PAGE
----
Last year I gave up on hydros after years of banging my head against the wall with the likes of Hayes hydros, Avid Elixirs, and Shimano offerings all failing me repeatedly. I decided that I wanted to keep it simple and cheap but have good braking power and modulation with solid feeling engagement.
Enter the Avid BB7. Best mechanical disc brake on the market. It works great and is cheap. They work great out of the box but there are a few tweaks I've found that take it to the next level.
Here is The Bric's guide to hacking the BB7.
Cables matter! Get yourself a good set of compressionless cables. The quality of these make all the difference. I chose Goodridge cables and housings for this job, they work great, but get out your wallet, they are not cheap.
Lever madness. Levers make a big difference as well. If you are trying to keep it cheap as possible, use the Avid FR5 levers. They can be bought for $15 online and work great with the BB7. If you want a little more feel and adjustment out of your brakes, use the Avid SD7 Speed Dial levers. They have an unreal amount of adjustments at the lever and will give you nearly hydraulic feel at the levers.
Rotors. Use Avid rotors, I've found that the G2 work best with the BB7. The Heat Shedding rotors work second best.
Lets put it all together now.
The proper install. When you install the BB7 caliper be sure to have it centered perfectly. I turn the pad adjusters (red dials on each side) in evenly so the rotor sits dead center in the caliper. Tighten down the bolts and turn the dials out a few clicks each for now. Everything should look perfectly lined up.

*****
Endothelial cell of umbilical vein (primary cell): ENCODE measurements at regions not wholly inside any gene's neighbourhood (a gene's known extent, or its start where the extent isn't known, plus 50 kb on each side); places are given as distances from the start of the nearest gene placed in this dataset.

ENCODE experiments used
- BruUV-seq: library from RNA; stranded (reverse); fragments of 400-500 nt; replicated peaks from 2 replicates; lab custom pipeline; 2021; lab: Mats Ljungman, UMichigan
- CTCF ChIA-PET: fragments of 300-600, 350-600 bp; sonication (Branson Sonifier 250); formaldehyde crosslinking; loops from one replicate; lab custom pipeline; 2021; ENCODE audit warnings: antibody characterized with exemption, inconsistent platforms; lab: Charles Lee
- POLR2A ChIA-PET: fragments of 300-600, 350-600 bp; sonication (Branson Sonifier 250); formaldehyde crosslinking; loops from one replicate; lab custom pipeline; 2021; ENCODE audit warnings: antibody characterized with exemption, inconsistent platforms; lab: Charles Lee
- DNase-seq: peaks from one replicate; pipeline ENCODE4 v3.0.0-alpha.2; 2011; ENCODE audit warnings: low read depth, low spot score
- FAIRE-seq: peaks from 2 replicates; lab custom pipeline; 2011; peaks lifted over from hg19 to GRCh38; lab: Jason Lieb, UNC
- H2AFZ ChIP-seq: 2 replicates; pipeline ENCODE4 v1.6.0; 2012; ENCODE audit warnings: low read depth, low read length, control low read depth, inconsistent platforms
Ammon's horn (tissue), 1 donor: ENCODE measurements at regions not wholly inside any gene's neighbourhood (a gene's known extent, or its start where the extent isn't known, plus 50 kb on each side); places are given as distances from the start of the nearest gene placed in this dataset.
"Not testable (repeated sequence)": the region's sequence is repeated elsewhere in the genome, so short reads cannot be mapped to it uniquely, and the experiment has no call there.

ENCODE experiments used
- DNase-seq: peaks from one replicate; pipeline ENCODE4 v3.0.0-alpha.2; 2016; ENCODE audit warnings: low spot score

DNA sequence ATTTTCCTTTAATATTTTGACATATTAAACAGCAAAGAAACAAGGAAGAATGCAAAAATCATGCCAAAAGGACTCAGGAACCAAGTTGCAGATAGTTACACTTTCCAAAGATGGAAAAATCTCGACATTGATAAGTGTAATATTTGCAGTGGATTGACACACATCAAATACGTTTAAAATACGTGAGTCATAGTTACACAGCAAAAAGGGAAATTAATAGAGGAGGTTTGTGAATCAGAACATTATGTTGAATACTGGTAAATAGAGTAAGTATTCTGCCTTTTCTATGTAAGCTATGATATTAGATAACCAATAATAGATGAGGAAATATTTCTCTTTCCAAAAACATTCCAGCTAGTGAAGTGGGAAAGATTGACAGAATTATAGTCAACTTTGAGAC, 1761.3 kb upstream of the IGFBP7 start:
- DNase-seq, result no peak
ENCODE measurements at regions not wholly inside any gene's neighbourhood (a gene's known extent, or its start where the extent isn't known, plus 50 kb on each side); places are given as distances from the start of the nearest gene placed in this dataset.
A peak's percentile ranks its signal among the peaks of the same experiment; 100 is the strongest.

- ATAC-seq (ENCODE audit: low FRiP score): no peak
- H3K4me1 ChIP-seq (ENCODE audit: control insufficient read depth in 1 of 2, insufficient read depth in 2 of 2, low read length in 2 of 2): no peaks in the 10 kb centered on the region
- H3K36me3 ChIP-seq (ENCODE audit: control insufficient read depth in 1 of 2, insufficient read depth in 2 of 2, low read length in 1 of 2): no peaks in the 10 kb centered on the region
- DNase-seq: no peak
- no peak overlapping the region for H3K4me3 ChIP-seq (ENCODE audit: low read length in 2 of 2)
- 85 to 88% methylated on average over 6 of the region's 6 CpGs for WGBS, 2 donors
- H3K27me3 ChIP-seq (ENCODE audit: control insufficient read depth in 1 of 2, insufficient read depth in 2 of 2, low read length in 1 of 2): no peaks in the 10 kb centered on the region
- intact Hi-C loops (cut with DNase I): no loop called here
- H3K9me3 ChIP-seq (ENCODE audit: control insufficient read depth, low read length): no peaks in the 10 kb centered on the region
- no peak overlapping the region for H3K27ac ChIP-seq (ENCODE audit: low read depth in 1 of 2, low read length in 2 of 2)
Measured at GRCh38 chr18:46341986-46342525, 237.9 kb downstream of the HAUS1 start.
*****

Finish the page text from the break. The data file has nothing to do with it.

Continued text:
Install your levers at your desired angle and adjust the lever reach to your preference. Install cables, be sure to use a file and flatten out the cable ends after cutting before you put on your housing cap (this DOES make a difference).
Use the barrel adjuster on your lever only to take up any slack in the cable. Do not adjust it enough that it pulls the BB7 lever arm as this will take away from the amount of modulation the BB7 has.
Adjust the engagement point of your brakes using the red dial adjusters on the caliper. Be sure that there is no rubbing when the wheel turns but you still have about an inch of space from the lever to the grip with a firm hold on the brakes. I find that having the inboard pad adjusted a little further away from the rotor than the outboard pad gives a bit more modulation at the beginning of the brake engagement.
There is a small set screw in the caliper body that tensions the caliper return spring. Take that bitch out and toss it. With good cables and housings, and a good setup, you don't need all that tension for the caliper to return. This will make your lever action very light and you will have more feel at the lever.
Now go ride, bed the brakes in by riding some extended downhills while dragging the brakes then periods of cooling. I've found that the brakes come alive after 3-4 rides, any subsequent pad replacement requires this bed in procedure again. Now go out and enjoy the most reliable brakes you could ever ask for.
The Bric...._ mountain biker, road rider, heavyweight gear abuser. Built like a brick sh*thouse. No bike is safe.